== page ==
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© 2019 Society for Industrial and Applied Mathematics Consider a particle whose position evolves along the edges of a network. One definition for the displacement of a particle is the length of the shortest path on the network between the current and initial positions of the particle. Such a definition fails to incorporate information of the actual path the particle traversed. In this work we consider another definition for the displacement of a particle on networked topologies. Using this definition, which we term the winding distance, we demonstrate that for Brownian particles, confinement to a network can induce a transition in the mean squared displacement from diffusive to ballistic behavior, \langle x2(t)\rangle \propto t2 for long times. A multiple scales approach is used to derive a macroscopic evolution equation for the displacement of a particle and uncover a topological condition for whether this transition in the mean squared displacement will occur. Furthermore, for networks satisfying this topological condition, we identify a prediction of the timescale upon which the displacement transitions to long-time behavior. Finally, we extend the investigation of displacement on networks to a class of anomalously diffusive transport processes, where we find that the mean squared displacement at long times is affected by both network topology and the character of the transport process.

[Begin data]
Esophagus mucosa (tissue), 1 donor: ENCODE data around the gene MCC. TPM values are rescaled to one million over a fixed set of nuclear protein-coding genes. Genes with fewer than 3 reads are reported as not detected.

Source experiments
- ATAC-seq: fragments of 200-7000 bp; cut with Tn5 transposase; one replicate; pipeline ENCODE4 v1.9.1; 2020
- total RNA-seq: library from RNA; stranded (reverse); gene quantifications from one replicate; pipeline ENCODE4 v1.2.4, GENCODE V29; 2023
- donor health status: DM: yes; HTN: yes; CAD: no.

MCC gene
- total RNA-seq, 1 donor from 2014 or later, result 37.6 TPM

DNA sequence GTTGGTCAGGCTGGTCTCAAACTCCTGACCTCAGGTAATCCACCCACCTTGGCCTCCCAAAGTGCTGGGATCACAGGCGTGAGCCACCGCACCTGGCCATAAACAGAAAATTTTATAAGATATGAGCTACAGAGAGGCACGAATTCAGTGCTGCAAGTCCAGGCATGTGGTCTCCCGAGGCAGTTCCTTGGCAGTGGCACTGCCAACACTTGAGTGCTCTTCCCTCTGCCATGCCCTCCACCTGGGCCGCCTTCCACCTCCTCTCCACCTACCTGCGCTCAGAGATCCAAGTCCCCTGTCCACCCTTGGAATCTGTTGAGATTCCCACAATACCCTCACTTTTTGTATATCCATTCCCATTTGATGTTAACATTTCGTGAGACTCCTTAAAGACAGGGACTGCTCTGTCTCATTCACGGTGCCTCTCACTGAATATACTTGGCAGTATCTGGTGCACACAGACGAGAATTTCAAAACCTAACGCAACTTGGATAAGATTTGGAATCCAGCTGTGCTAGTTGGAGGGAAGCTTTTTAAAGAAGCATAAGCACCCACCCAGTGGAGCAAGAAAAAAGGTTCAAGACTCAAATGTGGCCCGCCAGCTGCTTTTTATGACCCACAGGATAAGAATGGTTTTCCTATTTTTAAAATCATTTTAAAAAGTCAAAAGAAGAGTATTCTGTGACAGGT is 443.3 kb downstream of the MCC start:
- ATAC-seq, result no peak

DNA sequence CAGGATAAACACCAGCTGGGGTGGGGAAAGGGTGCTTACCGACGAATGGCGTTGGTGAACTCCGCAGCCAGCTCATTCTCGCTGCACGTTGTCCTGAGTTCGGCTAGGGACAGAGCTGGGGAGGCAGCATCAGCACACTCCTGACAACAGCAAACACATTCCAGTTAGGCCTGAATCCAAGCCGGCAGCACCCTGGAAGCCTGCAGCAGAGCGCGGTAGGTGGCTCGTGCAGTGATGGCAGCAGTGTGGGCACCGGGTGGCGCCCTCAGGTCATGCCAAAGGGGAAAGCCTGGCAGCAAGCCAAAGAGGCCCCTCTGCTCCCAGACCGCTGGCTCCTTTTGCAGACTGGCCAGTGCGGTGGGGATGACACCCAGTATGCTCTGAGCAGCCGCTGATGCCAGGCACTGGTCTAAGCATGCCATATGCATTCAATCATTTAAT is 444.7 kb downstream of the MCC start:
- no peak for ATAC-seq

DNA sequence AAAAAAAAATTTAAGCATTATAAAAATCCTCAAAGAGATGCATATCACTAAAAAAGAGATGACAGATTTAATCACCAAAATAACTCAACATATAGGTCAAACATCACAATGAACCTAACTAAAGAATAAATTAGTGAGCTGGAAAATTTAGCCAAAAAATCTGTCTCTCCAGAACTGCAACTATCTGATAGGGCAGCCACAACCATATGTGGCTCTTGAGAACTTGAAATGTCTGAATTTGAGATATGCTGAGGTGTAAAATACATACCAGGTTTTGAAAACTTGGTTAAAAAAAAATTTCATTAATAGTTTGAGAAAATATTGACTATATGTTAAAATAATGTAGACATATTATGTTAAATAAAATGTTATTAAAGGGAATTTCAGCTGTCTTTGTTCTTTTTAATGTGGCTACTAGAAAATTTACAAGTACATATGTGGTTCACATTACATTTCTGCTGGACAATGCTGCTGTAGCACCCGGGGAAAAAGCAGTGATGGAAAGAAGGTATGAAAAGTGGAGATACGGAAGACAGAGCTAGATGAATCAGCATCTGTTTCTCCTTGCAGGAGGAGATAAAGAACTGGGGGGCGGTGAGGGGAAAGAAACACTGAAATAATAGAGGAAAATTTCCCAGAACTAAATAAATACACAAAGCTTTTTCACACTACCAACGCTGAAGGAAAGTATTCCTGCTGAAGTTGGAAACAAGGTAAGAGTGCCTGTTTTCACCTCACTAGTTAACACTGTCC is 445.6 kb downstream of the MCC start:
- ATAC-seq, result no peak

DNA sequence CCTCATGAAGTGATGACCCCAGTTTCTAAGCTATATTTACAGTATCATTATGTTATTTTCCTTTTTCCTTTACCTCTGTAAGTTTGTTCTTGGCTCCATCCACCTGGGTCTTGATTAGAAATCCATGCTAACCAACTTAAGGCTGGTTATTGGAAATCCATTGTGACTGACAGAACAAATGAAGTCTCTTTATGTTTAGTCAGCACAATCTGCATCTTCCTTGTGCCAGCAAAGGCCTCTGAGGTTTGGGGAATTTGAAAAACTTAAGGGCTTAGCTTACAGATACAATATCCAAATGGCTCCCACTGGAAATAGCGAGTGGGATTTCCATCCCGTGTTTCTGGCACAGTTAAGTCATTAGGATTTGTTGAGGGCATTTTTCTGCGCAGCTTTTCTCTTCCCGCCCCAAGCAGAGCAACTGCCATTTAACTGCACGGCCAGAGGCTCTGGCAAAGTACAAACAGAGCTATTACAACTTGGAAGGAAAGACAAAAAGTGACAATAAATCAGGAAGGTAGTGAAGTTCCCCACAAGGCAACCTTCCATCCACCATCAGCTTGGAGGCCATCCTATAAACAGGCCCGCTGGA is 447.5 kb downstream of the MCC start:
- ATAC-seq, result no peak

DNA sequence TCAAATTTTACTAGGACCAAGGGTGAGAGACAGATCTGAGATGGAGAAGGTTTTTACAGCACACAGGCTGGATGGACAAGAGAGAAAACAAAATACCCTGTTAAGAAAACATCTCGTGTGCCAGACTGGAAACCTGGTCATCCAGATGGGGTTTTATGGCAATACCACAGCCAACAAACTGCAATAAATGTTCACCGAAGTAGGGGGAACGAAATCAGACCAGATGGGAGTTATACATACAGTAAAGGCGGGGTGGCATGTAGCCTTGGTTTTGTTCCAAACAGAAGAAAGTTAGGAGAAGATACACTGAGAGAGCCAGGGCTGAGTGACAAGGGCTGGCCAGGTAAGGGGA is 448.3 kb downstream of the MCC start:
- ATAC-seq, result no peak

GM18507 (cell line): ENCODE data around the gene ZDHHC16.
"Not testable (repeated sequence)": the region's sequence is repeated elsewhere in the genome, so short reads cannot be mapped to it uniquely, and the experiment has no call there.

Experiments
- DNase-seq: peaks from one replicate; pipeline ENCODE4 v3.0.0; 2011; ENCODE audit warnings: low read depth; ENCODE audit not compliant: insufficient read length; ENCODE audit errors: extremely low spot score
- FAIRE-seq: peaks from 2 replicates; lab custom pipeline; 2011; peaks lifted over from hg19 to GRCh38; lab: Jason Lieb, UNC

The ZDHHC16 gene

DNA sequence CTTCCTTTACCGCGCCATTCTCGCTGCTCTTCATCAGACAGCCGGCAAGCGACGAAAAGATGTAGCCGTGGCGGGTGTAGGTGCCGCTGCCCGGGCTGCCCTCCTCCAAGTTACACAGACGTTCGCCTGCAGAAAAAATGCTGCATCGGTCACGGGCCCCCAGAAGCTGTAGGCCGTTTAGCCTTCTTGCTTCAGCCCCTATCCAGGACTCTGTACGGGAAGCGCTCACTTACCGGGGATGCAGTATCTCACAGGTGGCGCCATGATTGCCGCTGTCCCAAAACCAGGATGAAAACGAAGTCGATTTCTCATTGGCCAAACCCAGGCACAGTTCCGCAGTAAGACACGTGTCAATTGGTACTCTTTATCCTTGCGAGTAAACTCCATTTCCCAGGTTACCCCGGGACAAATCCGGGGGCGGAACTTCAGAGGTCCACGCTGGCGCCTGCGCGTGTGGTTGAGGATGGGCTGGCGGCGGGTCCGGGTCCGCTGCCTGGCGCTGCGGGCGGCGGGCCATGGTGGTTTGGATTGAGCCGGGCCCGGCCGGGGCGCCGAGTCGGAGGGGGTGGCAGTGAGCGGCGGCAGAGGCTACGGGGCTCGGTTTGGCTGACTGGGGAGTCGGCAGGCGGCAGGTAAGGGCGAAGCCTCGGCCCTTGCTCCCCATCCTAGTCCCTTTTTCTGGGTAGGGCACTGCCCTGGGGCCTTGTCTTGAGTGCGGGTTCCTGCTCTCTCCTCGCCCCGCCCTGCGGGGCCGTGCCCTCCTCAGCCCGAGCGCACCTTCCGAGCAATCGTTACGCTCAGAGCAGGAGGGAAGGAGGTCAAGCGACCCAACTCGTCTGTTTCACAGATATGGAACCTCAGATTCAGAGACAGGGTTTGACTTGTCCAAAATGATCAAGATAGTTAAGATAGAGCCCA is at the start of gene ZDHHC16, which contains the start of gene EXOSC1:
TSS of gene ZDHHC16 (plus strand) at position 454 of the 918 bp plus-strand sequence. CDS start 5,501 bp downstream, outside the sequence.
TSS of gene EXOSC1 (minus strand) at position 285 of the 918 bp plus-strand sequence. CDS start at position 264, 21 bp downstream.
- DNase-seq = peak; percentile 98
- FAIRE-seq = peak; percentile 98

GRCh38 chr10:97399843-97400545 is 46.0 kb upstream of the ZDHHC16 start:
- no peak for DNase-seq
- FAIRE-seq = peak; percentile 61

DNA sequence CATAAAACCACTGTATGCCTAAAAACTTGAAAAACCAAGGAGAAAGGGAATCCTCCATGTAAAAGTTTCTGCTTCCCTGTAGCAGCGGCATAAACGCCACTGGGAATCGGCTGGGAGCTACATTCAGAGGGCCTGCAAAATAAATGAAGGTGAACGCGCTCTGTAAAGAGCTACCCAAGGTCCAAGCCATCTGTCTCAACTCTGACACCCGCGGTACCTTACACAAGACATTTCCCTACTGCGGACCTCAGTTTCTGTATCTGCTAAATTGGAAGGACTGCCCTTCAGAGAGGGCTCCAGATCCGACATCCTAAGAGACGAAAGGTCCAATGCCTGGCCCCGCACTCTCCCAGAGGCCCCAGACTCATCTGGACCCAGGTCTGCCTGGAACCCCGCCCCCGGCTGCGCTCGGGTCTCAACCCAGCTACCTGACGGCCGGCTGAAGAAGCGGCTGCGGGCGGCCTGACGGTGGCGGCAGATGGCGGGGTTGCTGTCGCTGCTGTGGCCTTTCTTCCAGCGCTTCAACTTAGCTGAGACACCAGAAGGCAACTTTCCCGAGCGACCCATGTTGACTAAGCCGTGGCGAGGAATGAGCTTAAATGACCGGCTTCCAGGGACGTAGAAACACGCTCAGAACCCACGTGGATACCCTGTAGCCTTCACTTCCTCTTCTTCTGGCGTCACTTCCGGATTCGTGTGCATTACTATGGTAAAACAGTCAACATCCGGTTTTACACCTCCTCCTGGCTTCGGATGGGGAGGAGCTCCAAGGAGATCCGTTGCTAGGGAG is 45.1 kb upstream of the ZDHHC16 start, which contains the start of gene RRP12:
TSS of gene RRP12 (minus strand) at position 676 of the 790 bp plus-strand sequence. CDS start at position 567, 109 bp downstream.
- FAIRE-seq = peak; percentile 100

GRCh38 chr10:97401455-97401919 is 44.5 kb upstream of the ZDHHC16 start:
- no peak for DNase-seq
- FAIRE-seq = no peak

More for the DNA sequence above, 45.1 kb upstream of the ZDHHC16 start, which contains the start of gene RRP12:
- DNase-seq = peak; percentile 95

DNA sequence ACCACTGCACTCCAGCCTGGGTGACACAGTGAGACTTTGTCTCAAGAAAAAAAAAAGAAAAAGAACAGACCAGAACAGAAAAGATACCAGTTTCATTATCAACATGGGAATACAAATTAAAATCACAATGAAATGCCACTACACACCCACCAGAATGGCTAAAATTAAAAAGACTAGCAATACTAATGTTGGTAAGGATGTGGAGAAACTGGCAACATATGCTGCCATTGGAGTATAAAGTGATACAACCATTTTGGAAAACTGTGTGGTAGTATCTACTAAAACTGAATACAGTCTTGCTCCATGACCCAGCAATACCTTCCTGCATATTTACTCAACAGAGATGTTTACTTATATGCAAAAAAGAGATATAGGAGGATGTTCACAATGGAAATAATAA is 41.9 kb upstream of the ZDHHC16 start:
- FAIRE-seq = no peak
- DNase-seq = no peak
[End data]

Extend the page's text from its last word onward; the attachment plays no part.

Original publication




Journal article


SIAM Journal on Applied Mathematics

Publication Date





1892 - 1915